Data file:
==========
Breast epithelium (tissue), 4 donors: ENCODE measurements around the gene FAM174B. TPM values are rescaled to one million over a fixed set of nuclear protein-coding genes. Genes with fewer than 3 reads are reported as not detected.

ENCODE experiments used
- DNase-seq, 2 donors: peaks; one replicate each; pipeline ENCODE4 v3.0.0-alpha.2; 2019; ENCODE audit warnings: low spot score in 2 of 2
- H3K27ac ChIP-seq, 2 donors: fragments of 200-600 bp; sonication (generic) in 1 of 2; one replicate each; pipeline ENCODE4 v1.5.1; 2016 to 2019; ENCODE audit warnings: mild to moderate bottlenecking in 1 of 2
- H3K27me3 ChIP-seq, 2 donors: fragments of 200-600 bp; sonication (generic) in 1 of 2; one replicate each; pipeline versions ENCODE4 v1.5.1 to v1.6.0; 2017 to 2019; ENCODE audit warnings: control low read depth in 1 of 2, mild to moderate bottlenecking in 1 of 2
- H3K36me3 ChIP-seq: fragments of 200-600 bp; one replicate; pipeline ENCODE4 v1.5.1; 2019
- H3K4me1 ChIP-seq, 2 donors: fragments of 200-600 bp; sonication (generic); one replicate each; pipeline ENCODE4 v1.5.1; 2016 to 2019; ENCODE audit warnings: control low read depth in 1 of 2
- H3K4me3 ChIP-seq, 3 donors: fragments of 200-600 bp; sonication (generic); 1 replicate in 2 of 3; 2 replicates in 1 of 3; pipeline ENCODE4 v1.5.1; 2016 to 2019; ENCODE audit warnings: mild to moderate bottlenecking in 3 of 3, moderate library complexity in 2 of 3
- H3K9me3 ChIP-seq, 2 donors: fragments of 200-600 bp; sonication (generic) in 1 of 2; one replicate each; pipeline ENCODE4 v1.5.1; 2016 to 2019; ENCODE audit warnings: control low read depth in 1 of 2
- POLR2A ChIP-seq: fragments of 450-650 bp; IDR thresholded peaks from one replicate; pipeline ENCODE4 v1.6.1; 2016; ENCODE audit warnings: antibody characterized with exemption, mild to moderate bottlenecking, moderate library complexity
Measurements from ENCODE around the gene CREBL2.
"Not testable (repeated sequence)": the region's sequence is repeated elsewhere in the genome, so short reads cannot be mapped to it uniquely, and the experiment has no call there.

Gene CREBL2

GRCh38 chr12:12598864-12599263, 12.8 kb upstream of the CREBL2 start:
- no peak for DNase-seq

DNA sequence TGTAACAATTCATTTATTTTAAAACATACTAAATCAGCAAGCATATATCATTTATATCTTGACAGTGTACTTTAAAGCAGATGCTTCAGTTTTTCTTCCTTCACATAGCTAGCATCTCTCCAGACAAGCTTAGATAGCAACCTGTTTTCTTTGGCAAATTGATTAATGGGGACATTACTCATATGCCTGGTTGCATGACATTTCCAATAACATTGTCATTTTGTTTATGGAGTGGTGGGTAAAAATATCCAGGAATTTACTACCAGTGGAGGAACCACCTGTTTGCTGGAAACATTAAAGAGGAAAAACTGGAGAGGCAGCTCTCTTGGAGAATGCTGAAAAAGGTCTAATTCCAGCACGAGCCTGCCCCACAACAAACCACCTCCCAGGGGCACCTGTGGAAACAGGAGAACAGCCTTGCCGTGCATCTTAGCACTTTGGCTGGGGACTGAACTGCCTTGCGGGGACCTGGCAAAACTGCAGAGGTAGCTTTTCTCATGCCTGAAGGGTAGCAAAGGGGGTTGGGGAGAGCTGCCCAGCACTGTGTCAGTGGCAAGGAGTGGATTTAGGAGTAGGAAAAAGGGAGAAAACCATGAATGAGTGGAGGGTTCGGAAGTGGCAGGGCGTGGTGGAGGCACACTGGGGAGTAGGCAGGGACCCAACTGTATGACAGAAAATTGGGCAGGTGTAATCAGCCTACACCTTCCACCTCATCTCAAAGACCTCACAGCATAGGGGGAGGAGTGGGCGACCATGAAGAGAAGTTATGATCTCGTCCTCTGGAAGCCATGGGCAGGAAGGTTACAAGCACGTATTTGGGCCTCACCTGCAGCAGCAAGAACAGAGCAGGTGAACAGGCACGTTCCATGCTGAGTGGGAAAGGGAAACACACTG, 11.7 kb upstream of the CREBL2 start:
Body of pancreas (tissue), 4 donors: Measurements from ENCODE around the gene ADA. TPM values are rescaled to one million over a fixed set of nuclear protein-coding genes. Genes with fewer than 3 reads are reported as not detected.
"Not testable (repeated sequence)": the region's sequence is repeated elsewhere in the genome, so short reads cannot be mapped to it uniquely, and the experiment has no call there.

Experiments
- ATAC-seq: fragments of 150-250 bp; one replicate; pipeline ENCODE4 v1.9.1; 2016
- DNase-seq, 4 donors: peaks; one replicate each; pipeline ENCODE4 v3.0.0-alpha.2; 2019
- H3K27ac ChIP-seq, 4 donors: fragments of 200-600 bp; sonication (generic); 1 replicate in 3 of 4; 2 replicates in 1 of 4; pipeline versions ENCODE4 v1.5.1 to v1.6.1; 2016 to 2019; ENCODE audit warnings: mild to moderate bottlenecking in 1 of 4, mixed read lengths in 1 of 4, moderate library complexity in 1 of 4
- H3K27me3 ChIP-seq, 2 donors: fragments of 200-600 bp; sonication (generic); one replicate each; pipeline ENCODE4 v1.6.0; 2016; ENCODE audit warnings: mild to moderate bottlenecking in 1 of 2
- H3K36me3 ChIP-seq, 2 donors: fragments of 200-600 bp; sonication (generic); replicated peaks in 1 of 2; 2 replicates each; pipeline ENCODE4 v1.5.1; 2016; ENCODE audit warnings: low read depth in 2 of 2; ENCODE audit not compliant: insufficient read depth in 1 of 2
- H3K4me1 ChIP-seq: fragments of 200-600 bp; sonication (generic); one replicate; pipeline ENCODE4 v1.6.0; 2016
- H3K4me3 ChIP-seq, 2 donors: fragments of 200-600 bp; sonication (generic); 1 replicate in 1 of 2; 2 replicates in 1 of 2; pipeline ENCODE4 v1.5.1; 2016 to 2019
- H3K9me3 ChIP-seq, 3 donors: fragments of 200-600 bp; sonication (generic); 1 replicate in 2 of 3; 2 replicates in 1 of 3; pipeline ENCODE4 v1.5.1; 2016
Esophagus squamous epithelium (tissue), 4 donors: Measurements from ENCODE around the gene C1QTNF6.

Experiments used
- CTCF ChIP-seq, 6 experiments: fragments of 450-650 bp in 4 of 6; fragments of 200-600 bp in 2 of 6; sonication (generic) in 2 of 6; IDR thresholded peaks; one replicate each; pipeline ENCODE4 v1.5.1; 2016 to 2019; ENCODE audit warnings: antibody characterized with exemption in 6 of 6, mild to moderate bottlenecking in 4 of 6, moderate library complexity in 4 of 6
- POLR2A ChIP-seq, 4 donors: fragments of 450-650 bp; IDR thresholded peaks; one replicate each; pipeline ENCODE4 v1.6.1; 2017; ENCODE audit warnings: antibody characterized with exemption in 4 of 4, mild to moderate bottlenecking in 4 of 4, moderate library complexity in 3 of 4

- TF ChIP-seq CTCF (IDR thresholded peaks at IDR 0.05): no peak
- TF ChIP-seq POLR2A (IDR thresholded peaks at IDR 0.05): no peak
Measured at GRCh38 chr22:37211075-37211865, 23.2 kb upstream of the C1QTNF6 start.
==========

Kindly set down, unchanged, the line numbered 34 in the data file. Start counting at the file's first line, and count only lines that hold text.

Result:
Measured at GRCh38 chr22:37211075-37211865, 23.2 kb upstream of the C1QTNF6 start.